Unadaptable. It’s a scary word for filmmakers with a passion project, and an even scarier word for major studios with their eyes locked on the bottom line. With the trend in Hollywood ever leaning toward the edict of brand recognition, a great many books (mostly the ones filled with panels, capes, and conversation bubbles) are being translated for the big screen. And why not? If the audience is built-in, and the production demands aren’t too unreasonable, it would seem like a slam dunk. Yet there are written works that, for one reason or another, studios feel aren’t viable. These become earmarked as unadaptable, typically from a purely financial standpoint; shackled by the cost of logistics. Then there are occasions in which the content or themes of a written piece are deemed too edgy or risky for a studio to want to touch. Orson Scott Card’s “Ender’s Game,” has the rare and unfortunate distinction of facing both hurdles. It’s the story of a young boy ripped from his home and trained by the military to kill an alien species in spectacular zero gravity simulators. These hurdles proved to be insurmountable for many major studios, which explains the project’s long gestation. But as we all know, limitations have a habit of becoming the footnotes of monumental achievement. The obvious science-fiction-to-actual-science parallel comes to mind. At one time it seemed impossible that people could communicate via a wire with folks across the country, then across the planet. For generations, the idea of actually […]

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Ford Enders Game

Listen, kids, you thought middle school was rough. You didn’t have Harrison Ford plucking you out of obscurity to yell at you every day about saving the human race from alien destruction. Luckily, the rest of us just get to watch it happen in the adaptation of Orson Scott Card’s beloved Ender’s Game this fall. In the second trailer for the epic space tale, directed by Gavin Hood, just a teensy tiny bit more of the plot is revealed than from the first glimpse. Here’s what we know: decades after a brutal alien war, Ford, Ben Kingsley and Viola Davis are training child super-soldiers like Abigail Breslin and Hailee Steinfeld to do battle once more. But their last hope comes in the form of an exceptionally gifted boy named Ender (Asa Butterfield), who will lead them to victory with his prowess.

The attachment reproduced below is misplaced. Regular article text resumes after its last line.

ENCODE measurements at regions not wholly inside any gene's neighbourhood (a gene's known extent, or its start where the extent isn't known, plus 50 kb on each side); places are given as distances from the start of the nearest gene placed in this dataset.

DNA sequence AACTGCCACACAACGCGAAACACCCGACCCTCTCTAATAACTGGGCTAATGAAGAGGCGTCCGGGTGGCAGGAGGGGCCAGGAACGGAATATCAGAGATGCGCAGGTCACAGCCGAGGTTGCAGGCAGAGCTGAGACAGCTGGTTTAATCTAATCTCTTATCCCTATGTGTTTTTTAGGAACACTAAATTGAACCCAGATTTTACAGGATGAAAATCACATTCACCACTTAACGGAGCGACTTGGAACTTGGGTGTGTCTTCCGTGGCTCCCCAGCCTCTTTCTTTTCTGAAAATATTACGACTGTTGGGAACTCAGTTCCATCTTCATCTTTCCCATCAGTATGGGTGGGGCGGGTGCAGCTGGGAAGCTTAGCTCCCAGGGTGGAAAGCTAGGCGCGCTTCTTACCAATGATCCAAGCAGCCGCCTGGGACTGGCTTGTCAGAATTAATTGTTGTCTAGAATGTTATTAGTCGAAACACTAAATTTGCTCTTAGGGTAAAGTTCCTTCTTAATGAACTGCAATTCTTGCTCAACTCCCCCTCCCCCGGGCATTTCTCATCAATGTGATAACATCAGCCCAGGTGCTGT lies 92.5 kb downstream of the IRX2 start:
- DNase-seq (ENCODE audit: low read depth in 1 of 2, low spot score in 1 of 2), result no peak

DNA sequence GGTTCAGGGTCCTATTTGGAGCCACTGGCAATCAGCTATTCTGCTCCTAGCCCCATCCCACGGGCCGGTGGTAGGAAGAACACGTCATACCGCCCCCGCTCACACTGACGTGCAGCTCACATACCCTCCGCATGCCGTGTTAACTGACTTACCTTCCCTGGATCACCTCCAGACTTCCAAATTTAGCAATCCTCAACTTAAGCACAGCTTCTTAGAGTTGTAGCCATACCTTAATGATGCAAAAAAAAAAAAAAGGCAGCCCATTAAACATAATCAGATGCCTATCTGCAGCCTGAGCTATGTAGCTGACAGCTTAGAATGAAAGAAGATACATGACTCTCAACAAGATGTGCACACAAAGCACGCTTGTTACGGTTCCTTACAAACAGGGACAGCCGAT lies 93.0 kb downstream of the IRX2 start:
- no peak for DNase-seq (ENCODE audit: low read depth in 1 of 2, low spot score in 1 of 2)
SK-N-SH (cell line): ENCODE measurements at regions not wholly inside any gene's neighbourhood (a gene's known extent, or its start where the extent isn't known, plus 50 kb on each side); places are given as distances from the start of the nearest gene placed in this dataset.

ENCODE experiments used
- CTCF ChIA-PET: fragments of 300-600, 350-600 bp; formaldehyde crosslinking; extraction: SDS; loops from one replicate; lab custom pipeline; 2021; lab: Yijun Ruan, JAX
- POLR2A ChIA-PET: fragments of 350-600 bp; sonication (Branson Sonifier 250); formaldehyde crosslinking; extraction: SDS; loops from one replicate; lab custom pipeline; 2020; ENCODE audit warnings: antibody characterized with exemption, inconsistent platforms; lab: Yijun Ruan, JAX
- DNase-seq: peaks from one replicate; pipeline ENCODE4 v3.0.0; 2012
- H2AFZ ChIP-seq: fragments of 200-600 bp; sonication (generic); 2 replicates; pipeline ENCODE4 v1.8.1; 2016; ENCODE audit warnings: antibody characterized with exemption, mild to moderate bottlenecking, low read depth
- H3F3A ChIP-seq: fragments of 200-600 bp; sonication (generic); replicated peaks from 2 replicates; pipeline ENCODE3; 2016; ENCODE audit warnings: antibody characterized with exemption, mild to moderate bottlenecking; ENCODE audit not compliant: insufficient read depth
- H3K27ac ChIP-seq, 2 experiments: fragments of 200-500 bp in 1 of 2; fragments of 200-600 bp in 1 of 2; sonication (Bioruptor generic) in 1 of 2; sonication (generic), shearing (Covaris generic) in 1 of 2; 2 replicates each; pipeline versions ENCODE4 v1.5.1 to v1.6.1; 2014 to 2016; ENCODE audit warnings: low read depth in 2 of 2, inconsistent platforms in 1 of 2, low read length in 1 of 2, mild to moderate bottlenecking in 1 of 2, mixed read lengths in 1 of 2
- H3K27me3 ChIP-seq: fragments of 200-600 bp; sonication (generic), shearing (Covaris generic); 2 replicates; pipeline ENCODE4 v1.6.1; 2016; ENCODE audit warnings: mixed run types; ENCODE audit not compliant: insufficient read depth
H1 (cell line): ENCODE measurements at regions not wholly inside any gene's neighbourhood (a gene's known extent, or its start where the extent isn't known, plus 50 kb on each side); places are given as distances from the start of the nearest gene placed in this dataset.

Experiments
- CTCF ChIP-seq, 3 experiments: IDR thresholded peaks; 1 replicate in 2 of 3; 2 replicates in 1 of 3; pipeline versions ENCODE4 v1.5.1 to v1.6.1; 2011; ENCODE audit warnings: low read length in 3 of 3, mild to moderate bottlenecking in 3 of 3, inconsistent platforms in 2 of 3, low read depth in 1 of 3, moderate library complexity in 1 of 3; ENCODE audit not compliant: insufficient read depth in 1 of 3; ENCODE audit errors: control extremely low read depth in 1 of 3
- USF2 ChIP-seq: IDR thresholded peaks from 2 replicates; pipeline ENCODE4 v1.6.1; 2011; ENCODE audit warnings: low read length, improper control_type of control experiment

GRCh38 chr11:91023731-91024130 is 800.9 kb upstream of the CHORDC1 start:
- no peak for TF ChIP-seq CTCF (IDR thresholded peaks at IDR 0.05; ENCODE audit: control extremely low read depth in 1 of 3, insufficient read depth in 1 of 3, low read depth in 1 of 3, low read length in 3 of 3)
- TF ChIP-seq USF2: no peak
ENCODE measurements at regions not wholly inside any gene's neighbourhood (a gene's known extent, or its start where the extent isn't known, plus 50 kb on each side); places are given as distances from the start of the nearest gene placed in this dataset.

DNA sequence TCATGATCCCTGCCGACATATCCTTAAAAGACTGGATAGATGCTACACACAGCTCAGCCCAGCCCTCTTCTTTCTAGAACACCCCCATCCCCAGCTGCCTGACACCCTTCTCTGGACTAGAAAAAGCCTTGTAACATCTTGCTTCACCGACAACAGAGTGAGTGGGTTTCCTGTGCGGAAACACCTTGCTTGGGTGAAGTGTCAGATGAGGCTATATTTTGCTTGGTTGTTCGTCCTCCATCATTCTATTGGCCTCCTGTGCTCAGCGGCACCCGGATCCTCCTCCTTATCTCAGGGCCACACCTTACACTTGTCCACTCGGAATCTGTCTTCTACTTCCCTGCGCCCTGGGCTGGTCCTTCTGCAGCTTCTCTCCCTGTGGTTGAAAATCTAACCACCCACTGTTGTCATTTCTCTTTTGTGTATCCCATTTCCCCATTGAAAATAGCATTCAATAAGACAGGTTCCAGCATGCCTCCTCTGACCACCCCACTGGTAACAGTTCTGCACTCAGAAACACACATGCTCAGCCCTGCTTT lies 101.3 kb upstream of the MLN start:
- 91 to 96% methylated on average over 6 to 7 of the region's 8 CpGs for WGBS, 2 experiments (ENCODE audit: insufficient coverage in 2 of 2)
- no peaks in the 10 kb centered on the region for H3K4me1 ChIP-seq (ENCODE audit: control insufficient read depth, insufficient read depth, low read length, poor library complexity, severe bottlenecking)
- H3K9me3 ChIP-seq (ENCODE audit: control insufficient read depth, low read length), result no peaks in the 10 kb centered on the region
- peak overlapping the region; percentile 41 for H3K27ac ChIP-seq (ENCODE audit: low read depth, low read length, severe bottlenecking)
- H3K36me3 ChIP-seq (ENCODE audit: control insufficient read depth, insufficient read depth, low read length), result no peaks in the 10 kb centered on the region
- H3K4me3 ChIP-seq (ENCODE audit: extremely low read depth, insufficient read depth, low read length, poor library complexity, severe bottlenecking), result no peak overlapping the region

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Orson Scott Card

Just last week, the trailer for The Boxtrolls spoke of gay marriage with kindness, simplicity, and acceptance. Now author Orson Scott Card has done the opposite. The online group Geeks Out recently called for a boycott of the upcoming Card adaptation Ender’s Game, urging viewers to stay away from the film. The group believes that anyone who thinks anti-homosexuality laws should be strictly enforced (as Card does) should not be allowed the opportunity to make tons of money from a blockbuster film starring Harrison Ford and Asa Butterfield. In a statement to Entertainment Weekly, Card responds to the boycott and to anyone else questioning whether his views are a part of Ender’s Game: “Ender’s Game is set more than a century in the future and has nothing to do with political issues that did not exist when the book was written in 1984. With the recent Supreme Court ruling, the gay marriage issue becomes moot. The Full Faith and Credit clause of the Constitution will, sooner or later, give legal force in every state to any marriage contract recognized by any other state. Now it will be interesting to see whether the victorious proponents of gay marriage will show tolerance toward those who disagreed with them when the issue was still in dispute.”

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trailer enders game

2013 is set to be a solid year for science fiction films, and one of the more anticipated releases is the big-screen adaptation of Orson Scott Card‘s bestselling and beloved Ender’s Game. The story follows a young cadet (Asa Butterfield) training in the art of warfare as mankind’s last ditch effort to stave off an alien invasion. It seems the insectoid-like Buggers (?) are able to anticipate our typical defense efforts and sending teenagers into battle catches them off guard. There’s probably more to it than that, but that’s really all I could glean from this first trailer. Check it out below.